Friday, February 05, 2016

EDITORIAL >> Why you should support millage

Here’s what happens if the 7.6-mill increase in property taxes on the ballot passes:

The Jacksonville-North Pulaski School District, completely on its own for the first time for the 2016-2017 school year, will begin construction on the first new public school buildings in the area in nearly 40 years—a high school and an elementary—the best remaining building will be remodeled as a middle school and the four other elementary schools will each get a new multipurpose building.

The new high school, which will be on prominent display from Hwy. 67/167, will serve as a beacon proclaiming the city’s faith in its new school district and calling families to settle in the area and stop abandoning Jacksonville for Cabot and other communities and school districts.

Here’s what happens if the millage increase does not pass when the votes are counted after the polls close at 7:30 p.m. Tuesday:

The entire building program will suffer and the school building program will be delayed and scaled back.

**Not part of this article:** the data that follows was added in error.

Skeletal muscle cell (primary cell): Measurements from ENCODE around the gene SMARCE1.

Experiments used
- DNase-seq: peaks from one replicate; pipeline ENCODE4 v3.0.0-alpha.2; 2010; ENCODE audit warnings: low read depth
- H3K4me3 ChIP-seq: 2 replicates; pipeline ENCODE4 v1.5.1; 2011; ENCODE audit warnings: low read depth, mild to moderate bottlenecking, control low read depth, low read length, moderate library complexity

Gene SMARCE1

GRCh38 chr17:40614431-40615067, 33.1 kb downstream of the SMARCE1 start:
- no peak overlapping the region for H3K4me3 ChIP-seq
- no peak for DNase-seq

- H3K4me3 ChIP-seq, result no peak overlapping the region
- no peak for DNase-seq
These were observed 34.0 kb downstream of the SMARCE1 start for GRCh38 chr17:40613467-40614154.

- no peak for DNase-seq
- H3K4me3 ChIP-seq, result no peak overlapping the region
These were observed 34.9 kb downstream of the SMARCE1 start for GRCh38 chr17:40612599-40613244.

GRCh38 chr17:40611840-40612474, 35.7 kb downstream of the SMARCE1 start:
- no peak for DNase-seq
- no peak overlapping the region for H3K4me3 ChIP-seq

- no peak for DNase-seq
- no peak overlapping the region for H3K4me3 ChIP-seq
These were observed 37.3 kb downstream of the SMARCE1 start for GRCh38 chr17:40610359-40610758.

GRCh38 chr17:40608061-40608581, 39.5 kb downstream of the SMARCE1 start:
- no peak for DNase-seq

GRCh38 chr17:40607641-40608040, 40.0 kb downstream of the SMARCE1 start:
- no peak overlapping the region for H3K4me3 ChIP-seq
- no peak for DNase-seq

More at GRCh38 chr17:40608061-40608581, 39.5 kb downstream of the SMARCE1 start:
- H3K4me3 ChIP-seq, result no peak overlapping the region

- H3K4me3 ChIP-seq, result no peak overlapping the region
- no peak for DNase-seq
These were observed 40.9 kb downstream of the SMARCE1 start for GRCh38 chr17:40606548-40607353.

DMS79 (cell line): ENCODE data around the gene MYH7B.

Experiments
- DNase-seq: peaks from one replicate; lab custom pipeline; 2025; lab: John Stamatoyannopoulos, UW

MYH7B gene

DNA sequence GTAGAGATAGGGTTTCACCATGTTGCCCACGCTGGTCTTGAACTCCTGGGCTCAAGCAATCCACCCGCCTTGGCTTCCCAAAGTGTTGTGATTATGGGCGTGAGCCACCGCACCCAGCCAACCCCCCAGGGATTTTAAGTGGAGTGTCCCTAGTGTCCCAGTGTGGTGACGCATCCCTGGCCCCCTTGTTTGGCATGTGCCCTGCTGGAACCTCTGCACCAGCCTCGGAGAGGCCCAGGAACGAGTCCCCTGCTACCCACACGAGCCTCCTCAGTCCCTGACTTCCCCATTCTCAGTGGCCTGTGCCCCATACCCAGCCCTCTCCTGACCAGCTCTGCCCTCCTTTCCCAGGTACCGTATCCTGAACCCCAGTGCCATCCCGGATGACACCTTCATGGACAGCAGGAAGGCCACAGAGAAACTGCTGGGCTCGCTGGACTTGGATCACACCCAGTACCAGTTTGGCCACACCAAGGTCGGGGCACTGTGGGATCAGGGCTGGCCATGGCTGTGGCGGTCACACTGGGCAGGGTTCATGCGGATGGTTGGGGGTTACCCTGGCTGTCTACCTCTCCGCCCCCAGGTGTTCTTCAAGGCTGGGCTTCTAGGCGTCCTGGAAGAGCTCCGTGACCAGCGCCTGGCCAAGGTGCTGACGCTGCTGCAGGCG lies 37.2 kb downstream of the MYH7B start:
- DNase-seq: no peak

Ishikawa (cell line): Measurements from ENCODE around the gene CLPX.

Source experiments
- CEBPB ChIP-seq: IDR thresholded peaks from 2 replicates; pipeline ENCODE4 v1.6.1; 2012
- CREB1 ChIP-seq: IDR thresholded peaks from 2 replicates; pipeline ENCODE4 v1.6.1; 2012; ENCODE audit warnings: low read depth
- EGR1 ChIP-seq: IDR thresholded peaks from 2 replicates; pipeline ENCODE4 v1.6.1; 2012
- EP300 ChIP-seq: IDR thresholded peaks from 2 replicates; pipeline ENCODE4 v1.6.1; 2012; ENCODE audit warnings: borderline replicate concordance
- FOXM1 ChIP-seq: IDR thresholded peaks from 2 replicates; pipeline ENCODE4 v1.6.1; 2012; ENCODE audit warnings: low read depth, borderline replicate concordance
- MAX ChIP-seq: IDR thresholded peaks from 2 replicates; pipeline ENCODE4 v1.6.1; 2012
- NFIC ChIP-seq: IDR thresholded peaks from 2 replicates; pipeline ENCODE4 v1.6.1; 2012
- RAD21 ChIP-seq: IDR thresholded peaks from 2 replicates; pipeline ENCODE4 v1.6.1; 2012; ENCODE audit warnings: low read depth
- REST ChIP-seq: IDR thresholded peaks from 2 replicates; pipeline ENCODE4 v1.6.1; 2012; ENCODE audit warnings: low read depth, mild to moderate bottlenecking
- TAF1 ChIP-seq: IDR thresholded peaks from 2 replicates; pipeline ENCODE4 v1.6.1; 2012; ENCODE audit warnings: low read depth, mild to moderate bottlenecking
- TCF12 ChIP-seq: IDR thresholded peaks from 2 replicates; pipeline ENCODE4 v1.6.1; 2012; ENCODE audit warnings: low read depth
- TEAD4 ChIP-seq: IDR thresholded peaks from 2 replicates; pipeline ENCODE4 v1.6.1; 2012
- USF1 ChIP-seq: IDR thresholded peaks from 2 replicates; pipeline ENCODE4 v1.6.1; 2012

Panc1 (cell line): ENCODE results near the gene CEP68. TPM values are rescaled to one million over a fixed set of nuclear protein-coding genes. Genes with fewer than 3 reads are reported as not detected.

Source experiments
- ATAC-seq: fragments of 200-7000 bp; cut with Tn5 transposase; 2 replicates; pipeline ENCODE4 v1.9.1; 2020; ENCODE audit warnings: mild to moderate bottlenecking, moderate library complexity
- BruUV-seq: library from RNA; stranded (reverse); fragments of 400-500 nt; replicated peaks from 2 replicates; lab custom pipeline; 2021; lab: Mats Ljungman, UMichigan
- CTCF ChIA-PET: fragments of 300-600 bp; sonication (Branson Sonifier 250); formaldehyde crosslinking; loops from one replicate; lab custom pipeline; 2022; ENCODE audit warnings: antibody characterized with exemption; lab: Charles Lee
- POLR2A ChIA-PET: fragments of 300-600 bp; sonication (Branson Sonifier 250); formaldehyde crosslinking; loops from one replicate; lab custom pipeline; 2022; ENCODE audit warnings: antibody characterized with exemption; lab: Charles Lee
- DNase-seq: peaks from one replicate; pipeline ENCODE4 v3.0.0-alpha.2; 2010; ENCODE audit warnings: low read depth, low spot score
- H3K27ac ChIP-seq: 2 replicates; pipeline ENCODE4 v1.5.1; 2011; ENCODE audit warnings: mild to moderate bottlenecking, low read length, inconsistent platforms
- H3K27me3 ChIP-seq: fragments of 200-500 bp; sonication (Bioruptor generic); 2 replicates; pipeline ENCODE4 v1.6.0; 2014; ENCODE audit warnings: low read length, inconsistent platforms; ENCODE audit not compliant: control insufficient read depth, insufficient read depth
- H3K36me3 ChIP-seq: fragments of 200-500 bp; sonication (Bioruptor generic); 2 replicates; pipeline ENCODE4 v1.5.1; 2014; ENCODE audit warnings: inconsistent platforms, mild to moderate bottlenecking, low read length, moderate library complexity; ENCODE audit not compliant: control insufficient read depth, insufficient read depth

The main reason Pulaski County Special School District Superintendent Jerry Guess and Joshua Intervenor attorney John Walker agreed to allow Jacksonville-North Pulaski to detach from PCSSD was so the building program could move forward faster.

Fixing and replacing facilities is the most expensive and one of the most difficult pieces of getting PCSSD—and by extension, JNPSD—declared desegregated and out of federal court after decades.

U.S. District Judge D. Price Marshall and court desegregation monitor Margie Powell both found that JNPSD’s school facilities master plan meets requirements of desegregation plan 2000.

Vote for the 7.6-mill tax on Monday in Little Rock—the last day of early voting—or Tuesday, which is Election Day.